Some cities are welcoming of tiny home dwellers, but I’d say far and few between. At the time we lived tiny there was really no code or legislation making it a grey area for a lot of people passionate about this way of life. I read countless stories of people having to move without much notice or even being evicted from their own home because of dwelling structure laws currently in place. What I would always tell people if they were thinking about jumping into the world of tiny house living on a trailer like ours was, you have to be ready to up and move if you don’t live somewhere that supports this type of unconventional lifestyle.

Finding a place to park.

This wasn’t one of our biggest challenges per-say but I feel like this post wouldn’t be complete if it wasn’t its own point because many tiny home dwellers do struggle with this! We were lucky enough to park our tiny home on the same property we rented our first little apartment on and a year later moved across the 6 acre lot to live in our not-even-close-to-being-finished-home! (Trust me when I say we laugh at ourselves often when we think back to this!) But we read so many posts, even still to this day of people searching for a space to park their tiny home with no avail. A lot of this depends on where you live and even how willing land owners are to ignoring various laws (ie. single dwelling lots), it’s always a good idea to put feelers out there before you start building so you’re not faced with a detrimental road block like this when your house is all finished.

The water situation.

I feel like I should preface this section by saying we are very laid back people. So much so we were okay living without running water for two years and without hot water for three! Out of the 4 years and some change we lived tiny you could find us washing our hair in the canal down the road in the summer, at the gym, or in my parent’s shower. We did our fair share of kitchen sink washes with a warm kettle and also went through a cold shower phase! Our last year we lived in the tiny house we had both cold and hot running water, but not being home full time in the winter made it hard. Enter a number of situations when the water heater freezes and cracks. 20 Home Depot runs later…I think you get the picture. This doesn’t apply to all tiny house dwelling experiences, but being off-grid (aside from our electricity) in a four season area with the combination of traveling for work made our water situation challenging.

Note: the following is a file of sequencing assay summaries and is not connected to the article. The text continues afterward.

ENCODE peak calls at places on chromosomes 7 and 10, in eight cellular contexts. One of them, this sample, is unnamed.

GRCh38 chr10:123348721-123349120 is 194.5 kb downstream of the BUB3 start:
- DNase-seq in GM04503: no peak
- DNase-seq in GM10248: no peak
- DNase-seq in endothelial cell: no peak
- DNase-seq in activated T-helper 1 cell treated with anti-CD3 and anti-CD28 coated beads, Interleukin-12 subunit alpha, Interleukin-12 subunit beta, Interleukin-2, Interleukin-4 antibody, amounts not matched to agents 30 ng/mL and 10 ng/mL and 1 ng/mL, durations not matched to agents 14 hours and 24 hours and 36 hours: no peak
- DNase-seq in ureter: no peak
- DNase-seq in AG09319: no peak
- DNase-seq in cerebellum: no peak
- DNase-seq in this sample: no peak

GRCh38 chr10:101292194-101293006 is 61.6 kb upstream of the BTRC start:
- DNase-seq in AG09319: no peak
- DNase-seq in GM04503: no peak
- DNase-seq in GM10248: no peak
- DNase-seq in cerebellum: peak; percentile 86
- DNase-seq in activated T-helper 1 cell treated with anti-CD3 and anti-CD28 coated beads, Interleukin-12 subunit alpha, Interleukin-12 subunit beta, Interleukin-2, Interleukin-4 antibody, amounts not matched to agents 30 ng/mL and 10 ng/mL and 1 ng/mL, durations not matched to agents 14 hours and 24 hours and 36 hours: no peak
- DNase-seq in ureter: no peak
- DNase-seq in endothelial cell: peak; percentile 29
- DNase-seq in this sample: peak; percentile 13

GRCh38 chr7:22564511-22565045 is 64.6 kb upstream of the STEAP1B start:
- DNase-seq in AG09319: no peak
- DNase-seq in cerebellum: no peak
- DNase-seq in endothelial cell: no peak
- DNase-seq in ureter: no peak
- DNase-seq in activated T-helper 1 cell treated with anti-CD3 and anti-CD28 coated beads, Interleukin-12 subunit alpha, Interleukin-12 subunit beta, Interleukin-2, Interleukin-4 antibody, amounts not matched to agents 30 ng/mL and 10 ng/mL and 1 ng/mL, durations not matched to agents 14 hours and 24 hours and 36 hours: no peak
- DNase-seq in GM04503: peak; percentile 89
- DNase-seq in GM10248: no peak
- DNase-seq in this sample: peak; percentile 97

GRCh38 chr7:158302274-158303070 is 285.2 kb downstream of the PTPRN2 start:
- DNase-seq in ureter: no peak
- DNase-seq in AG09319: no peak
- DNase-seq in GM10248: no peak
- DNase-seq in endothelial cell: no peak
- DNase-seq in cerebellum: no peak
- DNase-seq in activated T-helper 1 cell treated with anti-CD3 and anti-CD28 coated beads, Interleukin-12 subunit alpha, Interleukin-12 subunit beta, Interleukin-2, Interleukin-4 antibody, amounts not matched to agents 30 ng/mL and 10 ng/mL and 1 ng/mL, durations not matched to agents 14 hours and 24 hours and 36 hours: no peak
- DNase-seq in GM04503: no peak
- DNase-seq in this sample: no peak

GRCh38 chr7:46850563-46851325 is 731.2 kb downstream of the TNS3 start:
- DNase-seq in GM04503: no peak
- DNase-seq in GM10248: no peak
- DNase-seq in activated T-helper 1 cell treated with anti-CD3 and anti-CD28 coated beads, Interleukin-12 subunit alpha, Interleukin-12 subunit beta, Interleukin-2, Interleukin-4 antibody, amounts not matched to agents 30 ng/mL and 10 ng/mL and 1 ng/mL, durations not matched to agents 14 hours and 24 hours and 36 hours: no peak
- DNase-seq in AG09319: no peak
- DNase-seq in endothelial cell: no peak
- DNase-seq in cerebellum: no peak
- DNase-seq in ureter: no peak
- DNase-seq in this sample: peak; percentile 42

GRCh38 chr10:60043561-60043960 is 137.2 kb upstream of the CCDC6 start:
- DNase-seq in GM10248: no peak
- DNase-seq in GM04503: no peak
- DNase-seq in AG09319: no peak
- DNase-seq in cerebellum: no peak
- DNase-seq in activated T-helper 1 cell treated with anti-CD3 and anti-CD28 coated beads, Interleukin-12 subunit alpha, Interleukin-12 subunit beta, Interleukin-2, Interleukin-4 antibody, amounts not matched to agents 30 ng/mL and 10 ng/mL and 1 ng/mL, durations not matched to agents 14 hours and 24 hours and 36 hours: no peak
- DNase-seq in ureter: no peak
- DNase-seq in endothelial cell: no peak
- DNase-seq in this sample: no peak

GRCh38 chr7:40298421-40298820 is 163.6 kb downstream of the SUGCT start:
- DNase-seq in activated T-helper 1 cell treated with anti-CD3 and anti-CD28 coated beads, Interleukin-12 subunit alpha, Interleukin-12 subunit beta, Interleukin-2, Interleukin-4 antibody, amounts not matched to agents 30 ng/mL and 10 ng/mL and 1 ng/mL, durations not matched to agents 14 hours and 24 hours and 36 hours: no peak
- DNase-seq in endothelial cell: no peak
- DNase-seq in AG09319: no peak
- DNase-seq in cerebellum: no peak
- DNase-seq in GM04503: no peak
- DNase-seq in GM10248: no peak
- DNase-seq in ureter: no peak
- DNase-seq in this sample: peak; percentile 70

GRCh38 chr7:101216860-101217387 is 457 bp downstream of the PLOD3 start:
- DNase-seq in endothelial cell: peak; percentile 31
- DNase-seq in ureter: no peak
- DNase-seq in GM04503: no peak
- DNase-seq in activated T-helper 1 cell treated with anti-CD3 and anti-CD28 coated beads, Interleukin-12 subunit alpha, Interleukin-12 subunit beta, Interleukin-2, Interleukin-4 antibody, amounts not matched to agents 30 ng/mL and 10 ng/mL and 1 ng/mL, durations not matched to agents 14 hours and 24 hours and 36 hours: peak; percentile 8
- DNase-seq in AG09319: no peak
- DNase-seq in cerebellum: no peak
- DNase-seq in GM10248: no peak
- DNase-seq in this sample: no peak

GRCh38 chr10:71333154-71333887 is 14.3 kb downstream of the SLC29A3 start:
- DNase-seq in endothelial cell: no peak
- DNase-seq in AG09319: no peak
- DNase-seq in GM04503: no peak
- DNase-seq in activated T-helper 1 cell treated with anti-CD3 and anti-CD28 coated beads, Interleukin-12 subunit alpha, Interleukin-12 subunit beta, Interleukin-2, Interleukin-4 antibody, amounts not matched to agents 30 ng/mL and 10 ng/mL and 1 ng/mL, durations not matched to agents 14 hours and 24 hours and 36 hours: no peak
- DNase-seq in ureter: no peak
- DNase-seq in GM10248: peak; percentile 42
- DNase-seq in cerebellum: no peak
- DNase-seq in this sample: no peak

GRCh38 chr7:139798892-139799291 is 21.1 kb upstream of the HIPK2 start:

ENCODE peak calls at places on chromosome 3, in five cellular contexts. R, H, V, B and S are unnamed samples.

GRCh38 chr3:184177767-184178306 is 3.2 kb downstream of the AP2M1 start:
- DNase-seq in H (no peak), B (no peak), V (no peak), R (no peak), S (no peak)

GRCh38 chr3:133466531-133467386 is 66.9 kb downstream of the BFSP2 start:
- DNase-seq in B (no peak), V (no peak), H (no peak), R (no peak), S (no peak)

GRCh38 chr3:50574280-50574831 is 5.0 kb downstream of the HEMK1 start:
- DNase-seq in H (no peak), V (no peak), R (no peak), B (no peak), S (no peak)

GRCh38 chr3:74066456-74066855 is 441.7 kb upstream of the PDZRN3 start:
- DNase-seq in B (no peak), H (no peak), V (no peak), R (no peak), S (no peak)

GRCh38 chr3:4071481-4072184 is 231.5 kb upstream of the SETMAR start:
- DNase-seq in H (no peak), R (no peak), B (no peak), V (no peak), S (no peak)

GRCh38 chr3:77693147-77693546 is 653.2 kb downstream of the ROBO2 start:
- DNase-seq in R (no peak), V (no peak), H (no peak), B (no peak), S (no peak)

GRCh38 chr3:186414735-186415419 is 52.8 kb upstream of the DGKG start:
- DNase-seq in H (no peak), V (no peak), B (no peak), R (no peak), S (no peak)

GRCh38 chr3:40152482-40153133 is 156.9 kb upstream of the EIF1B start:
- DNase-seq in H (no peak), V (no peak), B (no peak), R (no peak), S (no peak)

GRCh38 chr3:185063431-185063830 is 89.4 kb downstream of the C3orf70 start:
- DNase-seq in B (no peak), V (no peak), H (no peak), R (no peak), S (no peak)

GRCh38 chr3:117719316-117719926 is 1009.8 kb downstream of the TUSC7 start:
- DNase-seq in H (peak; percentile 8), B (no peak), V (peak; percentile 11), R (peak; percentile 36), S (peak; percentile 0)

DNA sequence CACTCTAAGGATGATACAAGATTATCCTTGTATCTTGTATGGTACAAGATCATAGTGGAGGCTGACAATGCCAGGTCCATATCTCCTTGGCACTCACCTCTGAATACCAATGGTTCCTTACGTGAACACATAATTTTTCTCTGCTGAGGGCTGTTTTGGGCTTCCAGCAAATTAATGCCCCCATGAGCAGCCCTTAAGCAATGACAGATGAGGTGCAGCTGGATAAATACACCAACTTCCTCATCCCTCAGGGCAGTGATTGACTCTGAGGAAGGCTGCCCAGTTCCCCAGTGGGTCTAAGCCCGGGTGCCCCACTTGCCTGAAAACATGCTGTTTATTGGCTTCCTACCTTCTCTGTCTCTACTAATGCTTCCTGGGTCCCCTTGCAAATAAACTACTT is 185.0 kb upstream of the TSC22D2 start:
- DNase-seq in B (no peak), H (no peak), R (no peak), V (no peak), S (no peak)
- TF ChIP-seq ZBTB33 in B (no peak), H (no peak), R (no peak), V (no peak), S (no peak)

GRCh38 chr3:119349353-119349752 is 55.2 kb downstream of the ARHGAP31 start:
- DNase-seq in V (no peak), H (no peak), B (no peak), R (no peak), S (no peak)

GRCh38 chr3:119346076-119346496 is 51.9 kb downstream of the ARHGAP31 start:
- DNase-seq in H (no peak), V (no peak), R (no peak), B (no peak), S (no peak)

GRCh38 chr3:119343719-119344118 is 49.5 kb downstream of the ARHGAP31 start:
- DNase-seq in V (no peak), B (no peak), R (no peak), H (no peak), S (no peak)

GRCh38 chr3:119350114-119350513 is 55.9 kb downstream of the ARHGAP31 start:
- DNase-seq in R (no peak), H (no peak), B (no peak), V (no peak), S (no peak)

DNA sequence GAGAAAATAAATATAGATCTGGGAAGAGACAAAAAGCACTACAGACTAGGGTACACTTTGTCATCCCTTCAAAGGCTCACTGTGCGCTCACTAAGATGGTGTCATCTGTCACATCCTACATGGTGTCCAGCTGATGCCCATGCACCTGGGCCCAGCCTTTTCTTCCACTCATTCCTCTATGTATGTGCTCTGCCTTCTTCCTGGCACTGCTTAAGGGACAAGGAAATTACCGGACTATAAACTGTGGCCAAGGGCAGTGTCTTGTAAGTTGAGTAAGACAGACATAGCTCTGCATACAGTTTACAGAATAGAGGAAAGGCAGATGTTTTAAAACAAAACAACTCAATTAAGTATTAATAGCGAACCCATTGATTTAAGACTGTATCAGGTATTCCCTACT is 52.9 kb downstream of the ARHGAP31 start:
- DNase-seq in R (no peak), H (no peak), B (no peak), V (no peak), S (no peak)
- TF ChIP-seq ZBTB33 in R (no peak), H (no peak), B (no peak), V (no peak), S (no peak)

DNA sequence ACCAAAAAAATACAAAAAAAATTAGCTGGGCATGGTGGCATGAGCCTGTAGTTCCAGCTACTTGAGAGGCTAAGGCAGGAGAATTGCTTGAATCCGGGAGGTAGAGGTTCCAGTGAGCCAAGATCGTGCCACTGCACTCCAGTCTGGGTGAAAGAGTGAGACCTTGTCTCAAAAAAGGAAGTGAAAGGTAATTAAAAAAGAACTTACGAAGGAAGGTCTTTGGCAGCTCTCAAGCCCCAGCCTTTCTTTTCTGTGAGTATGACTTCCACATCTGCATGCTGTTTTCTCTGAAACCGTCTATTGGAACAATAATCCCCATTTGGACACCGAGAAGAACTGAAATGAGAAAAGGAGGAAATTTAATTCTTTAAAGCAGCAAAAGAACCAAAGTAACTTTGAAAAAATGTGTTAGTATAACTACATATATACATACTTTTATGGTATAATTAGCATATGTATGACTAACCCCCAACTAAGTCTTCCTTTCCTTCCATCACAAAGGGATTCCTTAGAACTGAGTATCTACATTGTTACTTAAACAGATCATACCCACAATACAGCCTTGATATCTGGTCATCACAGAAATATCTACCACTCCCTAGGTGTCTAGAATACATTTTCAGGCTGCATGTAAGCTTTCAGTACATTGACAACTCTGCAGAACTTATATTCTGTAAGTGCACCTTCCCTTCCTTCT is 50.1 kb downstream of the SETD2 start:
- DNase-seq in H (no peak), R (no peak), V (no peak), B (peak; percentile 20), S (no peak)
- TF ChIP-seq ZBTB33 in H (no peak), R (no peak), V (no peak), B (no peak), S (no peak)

If you don’t have a full time water hook up that also means you are probably turning your faucet on + off in between scrubbing dishes and taking really short showers. We just recently installed a heated water hose and a 4 gallon electric Bosch water heater in the tiny home out back and we’re honestly kicking ourselves we didn’t do it sooner.

Despite all these challenges we were faced with during our tiny home adventure, we would 100% do it all again. The good this lifestyle brought to our life far outweighed any weekly annoyance we had to deal with during our 4 year stint. We hope these honest paragraphs help you get a feel for what challenges living in a tiny home can bring and if anything inspires you to throw caution to the wind and still go for it. Messes and all!